How did they meet?

Among the photos that Robin sent me last week are these pictures of her parents, Maurice and Lynn Goldschlager, taken in 1949.

Maurice and Lynn Goldschlager Camp Milford 1949

Maurice and Lynn Goldschlager Camp Milford 1949

It was labeled Camp Milford in Connecticut.  I asked Robin if

she knew what Camp Milford was, and she said she thought it was one of those camps for adults that existed back in those days.  I looked it up and found this advertisement and these postcards.

Camp_Milford_ad_1948On the Lake, Camp Milford Kent, CT

Maurice and Lynn did not meet at this camp, but met in New Jersey where my uncle was stationed for some time during World War II.  As Robin tells the story, “The story goes that my dad heard the clicking of her heels walking down the hall and he said to a buddy (before he even laid eyes on my mom) that’s the girl I’m going to marry. And they did.”  They were married soon after on June 10, 1945, with my uncle still in uniform.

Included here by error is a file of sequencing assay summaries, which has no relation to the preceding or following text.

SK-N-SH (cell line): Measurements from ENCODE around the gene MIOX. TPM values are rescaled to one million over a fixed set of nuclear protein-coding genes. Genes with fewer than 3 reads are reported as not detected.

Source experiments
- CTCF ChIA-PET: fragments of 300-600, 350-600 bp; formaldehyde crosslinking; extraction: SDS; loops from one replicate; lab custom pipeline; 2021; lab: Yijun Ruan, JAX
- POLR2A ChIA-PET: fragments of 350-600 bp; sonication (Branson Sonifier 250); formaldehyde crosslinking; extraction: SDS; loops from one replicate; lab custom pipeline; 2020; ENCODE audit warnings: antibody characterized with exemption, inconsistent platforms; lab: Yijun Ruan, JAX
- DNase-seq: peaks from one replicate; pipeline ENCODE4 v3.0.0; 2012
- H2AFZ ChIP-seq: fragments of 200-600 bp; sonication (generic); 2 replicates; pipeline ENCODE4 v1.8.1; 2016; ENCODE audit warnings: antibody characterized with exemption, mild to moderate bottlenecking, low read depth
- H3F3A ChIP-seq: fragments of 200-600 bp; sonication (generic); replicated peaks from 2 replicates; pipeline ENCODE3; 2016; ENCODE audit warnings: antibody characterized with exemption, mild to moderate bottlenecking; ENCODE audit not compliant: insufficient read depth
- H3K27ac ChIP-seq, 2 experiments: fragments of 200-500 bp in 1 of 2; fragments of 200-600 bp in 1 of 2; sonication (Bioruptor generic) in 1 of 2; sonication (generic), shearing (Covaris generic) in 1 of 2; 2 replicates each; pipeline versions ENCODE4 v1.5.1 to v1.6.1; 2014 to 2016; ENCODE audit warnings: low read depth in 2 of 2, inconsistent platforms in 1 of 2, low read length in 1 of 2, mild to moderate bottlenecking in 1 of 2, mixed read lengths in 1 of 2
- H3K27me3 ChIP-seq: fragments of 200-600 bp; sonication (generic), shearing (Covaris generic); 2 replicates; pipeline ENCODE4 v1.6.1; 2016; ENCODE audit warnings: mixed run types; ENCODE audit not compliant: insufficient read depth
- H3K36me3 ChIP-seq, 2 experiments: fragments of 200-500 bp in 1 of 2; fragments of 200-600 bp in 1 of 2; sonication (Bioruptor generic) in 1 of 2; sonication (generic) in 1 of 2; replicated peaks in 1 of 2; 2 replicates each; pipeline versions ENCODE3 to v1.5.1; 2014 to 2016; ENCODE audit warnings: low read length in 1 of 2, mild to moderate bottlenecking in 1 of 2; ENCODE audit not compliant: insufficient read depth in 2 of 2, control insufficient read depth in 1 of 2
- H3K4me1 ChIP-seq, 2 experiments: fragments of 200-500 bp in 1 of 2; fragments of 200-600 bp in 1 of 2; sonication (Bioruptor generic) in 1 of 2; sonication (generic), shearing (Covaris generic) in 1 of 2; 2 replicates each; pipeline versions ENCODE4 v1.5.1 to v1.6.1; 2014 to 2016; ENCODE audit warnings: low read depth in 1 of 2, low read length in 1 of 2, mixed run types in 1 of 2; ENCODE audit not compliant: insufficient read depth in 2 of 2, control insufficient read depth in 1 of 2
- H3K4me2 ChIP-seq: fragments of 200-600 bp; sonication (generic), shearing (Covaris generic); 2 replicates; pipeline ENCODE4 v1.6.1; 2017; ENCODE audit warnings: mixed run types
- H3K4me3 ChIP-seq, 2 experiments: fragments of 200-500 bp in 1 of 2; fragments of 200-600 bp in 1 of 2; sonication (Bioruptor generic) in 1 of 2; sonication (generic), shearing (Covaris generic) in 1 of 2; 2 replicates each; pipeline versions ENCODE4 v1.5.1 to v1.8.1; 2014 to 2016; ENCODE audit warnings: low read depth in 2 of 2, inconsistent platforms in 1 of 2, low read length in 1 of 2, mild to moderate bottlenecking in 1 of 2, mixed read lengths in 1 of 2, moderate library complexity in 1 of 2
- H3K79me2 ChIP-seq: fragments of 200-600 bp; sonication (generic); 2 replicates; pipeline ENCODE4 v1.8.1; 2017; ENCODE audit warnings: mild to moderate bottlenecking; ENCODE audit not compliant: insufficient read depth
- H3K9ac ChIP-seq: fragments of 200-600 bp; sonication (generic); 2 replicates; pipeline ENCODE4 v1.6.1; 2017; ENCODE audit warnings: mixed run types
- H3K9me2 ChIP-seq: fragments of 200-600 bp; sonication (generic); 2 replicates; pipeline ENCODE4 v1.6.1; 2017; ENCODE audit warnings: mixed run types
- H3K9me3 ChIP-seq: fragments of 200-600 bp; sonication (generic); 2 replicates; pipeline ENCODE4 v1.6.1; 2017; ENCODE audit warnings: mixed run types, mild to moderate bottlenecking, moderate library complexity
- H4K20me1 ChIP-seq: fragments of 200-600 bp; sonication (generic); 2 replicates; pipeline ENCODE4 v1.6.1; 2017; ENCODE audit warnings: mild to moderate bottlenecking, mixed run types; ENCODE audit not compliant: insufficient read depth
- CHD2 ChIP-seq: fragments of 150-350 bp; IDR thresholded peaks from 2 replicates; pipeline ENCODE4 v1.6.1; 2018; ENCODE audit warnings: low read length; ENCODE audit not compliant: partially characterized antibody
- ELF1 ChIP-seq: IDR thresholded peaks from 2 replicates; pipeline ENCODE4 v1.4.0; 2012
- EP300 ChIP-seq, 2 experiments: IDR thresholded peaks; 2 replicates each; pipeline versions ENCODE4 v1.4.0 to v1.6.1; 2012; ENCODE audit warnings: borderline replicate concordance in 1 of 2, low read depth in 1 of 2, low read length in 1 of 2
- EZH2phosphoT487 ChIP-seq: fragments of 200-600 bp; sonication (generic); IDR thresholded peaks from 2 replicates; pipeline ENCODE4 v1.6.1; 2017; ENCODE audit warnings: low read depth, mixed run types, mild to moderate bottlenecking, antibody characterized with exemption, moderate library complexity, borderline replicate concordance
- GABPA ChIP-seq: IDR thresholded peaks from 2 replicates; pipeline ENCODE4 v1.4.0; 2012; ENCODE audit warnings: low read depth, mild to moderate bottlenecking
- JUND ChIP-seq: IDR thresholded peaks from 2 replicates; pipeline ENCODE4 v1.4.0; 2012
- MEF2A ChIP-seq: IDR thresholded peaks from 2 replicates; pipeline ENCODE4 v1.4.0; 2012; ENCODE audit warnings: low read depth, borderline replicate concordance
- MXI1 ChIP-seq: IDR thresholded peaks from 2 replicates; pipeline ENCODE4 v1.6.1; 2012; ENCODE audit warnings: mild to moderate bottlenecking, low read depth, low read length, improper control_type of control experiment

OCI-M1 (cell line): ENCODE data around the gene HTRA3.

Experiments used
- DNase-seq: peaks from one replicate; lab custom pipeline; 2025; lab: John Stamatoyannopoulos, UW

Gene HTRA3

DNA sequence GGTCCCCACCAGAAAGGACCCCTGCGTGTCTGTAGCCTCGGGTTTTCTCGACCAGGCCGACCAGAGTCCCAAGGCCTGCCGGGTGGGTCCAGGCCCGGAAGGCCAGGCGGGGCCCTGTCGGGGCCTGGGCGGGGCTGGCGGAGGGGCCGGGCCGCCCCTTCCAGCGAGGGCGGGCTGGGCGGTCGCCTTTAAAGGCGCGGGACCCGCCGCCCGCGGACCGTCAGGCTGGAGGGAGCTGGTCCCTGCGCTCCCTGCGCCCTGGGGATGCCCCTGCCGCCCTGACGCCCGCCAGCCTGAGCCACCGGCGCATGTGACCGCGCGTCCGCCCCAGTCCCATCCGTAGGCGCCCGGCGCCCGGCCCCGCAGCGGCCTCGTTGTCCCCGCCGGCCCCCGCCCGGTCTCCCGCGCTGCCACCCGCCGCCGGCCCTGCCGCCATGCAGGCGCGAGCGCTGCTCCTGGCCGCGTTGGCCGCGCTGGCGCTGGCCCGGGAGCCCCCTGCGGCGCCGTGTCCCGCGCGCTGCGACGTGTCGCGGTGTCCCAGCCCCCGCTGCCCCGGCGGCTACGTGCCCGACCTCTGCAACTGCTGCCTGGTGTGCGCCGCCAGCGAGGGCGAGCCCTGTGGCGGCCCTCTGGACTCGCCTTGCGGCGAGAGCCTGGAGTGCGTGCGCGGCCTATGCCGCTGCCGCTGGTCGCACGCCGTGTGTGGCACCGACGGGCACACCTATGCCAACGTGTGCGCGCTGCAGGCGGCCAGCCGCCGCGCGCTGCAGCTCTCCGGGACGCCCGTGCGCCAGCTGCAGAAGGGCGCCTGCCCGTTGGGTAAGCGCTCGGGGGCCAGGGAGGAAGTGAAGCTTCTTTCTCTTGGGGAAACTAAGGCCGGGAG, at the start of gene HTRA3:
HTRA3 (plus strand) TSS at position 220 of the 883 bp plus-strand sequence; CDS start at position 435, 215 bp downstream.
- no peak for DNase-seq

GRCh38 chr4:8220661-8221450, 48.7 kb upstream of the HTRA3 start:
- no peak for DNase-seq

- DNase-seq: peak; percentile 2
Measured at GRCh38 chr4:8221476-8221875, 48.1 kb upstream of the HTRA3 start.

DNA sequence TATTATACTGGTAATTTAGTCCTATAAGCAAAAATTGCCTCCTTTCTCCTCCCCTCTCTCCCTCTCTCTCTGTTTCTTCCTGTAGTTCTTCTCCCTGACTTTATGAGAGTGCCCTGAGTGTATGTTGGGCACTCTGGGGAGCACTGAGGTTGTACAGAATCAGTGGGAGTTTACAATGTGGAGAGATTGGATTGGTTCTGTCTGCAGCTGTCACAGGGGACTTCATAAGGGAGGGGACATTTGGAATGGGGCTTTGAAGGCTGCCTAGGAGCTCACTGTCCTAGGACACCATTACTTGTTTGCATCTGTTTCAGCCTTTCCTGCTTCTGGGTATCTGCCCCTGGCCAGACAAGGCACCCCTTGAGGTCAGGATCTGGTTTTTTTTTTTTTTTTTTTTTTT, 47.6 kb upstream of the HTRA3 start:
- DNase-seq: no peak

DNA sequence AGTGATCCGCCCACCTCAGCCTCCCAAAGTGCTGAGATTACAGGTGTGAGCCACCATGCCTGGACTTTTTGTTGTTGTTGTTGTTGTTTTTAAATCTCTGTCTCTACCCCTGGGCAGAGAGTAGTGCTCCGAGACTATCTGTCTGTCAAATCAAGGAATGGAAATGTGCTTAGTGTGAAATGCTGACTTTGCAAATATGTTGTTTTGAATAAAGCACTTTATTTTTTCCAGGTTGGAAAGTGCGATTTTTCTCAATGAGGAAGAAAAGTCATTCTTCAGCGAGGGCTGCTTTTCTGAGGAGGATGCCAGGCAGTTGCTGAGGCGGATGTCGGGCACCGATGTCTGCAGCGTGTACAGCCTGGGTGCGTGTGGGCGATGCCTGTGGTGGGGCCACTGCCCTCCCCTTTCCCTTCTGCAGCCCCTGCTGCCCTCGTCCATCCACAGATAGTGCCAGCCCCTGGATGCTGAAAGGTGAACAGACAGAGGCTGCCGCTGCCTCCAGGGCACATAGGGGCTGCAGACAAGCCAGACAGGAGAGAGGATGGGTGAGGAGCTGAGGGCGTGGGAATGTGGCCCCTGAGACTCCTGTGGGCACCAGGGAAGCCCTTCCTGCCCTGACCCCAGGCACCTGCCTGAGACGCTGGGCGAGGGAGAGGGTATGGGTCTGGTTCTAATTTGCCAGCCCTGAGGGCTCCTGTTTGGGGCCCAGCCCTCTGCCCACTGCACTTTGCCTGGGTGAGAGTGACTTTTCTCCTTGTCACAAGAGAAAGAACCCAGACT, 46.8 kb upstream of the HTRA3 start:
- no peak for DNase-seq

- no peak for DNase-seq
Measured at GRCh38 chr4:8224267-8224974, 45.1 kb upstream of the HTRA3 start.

My parents, however,  did meet at one of those camps, as did my aunt Elaine and her husband Phillip Lehrbaum. It was a popular way for young Jewish singles to meet back then—away from their parents, but under some kind of supervision.

My parents met at Log Tavern in Milford, Pennsylvania (not to be confused with Camp Milford in Connecticut).

Camp Log Tavern Milford, PA

Camp Log Tavern Milford, PA

log tavern from jodylog tavern softball postcard

My aunt and uncle met at Green Mansions in Warrensburg, New York, which became well-known for its theatrical and musical performances.

Ad for Green Mansions in a YMHA newsletter

Ad for Green Mansions in a YMHA newsletter

green mansions

Green Mansions

Green Mansions

Here’s an interview with someone discussing the history of Green Mansions:

It’s too bad these camps no longer exist; they seem like a great idea.  Maybe they were not as efficient as online dating, but at least you met someone face to face, not over bandwidth.  My husband Harvey and I did the next best thing: we met as camp counselors at a YM-YWHA day camp for kids when we were in college.

Thinking about this got me thinking about how my parents met, how my aunts and uncles met.  I am always intrigued by how couples meet.  The stories are usually sweet or funny or romantic or surprising.  They also take on a certain mythic quality.

Florence and John Cohen 1951

Florence and John Cohen 1951